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Who Cares for Your Child in the Pediatric ER?

High fevers, life-threatening trauma and severe wounds are just a few issues pediatric emergency medicine doctors treat regularly. No matter the ailment, bringing a child to the emergency room (ER) can be a stressful experience. The medical experts and caregivers in the pediatric ER are trained to calm your concerns while providing the best possible treatment for your child. 

Common Pediatric Emergencies and Procedures 

The most frequent pediatric emergencies include:

  • High fever

  • Abdominal pain

  • Physical injuries 

The types of issues pediatric ER doctors see often depends on the season. In summer months, the pediatric ER gets more drowning patients, and in the winter there are more asthmatic flare-ups. 

The most common procedure in the pediatric ER is giving stitches or using surgical glue to repair cuts. Sometimes, pediatric ER physicians need to sedate a child to set a broken bone, drain a skin infection or administer stitches to a complex cut. Sedation safely eases pain and anxiety for the child while the physician treats the issue, avoiding the operating room. 

Pediatric ER Is Not ‘First Come, First Seen’ 

Specialized nurses evaluate every patient upon arrival to determine the severity of injury or illness, so the ER is not first come, first seen. 

This system — known as “triage” — is used to determine which problem requires the most-immediate attention. For example, if one patient has severe burns and another ant bites, the patient with burns would likely be seen first. 

Who Works in the Pediatric ER?

Physicians and nurses in the pediatric ER need to establish a trusted relationship with each family quickly to determine diagnosis and treatment. Patience and teamwork are essential, with constant communication between a network of medical and other professionals needed to provide the best care.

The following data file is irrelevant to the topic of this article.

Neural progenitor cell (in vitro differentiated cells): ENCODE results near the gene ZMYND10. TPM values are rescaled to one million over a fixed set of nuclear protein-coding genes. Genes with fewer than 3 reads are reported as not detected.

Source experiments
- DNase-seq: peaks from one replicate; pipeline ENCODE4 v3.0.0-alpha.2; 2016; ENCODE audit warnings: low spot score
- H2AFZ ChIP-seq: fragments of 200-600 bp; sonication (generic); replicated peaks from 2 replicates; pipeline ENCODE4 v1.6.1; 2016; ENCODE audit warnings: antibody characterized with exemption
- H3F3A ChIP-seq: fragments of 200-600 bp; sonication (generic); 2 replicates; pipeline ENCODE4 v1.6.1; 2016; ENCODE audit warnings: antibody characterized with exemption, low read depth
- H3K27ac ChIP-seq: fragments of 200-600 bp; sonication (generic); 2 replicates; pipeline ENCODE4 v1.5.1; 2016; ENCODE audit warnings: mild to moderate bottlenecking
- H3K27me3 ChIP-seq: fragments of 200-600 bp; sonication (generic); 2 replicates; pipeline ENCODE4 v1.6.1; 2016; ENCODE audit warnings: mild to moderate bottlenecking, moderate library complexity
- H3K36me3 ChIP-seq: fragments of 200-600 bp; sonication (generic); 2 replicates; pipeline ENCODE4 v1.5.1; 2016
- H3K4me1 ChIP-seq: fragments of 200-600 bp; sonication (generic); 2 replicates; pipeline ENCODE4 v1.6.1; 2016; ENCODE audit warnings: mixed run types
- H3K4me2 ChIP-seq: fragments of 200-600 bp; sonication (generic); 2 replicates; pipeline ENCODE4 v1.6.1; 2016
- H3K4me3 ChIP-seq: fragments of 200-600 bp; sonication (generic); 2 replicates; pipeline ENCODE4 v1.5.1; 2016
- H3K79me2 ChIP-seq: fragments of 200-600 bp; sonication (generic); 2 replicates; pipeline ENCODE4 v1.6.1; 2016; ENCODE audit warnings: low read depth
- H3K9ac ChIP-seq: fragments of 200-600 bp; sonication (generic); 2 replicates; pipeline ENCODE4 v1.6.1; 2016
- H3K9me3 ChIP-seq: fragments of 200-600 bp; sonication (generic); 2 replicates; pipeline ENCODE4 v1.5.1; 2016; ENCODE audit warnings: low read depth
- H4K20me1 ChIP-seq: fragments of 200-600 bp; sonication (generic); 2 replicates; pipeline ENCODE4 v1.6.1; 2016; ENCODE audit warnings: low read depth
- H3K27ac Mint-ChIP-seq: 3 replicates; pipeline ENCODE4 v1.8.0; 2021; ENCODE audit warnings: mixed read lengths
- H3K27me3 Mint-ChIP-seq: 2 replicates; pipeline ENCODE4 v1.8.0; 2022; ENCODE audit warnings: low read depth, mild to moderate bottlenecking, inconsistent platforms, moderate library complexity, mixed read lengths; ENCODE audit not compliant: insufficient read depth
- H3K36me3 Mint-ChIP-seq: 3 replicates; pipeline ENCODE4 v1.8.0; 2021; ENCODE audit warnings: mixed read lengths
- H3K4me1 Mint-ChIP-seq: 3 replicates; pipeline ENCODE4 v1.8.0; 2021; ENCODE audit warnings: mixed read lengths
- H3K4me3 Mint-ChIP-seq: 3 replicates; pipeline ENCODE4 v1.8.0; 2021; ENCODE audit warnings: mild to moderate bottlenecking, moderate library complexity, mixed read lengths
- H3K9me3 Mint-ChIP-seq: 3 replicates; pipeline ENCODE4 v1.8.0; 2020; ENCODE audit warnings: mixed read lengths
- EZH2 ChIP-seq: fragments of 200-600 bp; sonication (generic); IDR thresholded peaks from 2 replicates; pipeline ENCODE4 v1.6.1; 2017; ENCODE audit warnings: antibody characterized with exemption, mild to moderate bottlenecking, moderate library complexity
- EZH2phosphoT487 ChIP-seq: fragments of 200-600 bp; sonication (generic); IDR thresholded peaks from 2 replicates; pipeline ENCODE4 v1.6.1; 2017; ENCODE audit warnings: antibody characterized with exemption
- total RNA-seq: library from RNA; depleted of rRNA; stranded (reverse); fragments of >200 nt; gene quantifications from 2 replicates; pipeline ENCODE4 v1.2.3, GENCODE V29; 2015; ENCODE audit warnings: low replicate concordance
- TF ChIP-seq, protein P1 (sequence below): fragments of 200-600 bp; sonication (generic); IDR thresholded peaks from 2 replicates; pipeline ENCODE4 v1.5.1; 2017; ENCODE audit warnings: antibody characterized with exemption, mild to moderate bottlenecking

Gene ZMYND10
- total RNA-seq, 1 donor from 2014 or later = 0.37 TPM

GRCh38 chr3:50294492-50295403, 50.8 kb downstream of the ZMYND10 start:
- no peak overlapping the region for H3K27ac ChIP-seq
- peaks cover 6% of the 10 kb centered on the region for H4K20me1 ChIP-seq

• Pediatric Emergency Medicine Doctors

Pediatric emergency medicine doctors undergo extensive training in general pediatrics as well as pediatric emergencies. Studying under myriad subspecialties, these physicians handle the wide variety of traumas entering the ER. 

  • Pediatric Emergency Medicine Nurses

Nurses trained in pediatrics can recognize subtle changes in a child’s behavior or vital signs that can be critical to their care and help save a life, often while caring for several patients at once. From newborn to adult, these nurses are skilled in calming and assessing all age groups.

  • Child Life Specialists

Child Life Specialists often meet families in triage or stay with a child brought via ambulance until a parent arrives. They offer emotional support, calm anxieties and advocate for your child. For example, if a child needs an IV placed, a child life specialist may recommend “freezy spray” to numb the area, or advocate for intranasal medication in lieu of a shot.

  • Social Workers and Other Non-medical Professionals

Doctors and nurses rely on the expertise of social workers and patient-family counselors to evaluate nonmedical issues. For instance, if there is concern from the physician that a patient is being bullied in school or abused in the home, these professionals are skilled at picking up cues from children. 

It’s important for parents to communicate with their pediatrician to determine whether a visit to the ER is needed. 

During the pandemic, physicians began seeing many instances of delayed treatment due to fear of contracting COVID-19 at the ER. Timely care is key, and hospitals continue to take great care to create a safe environment for patients and staff.

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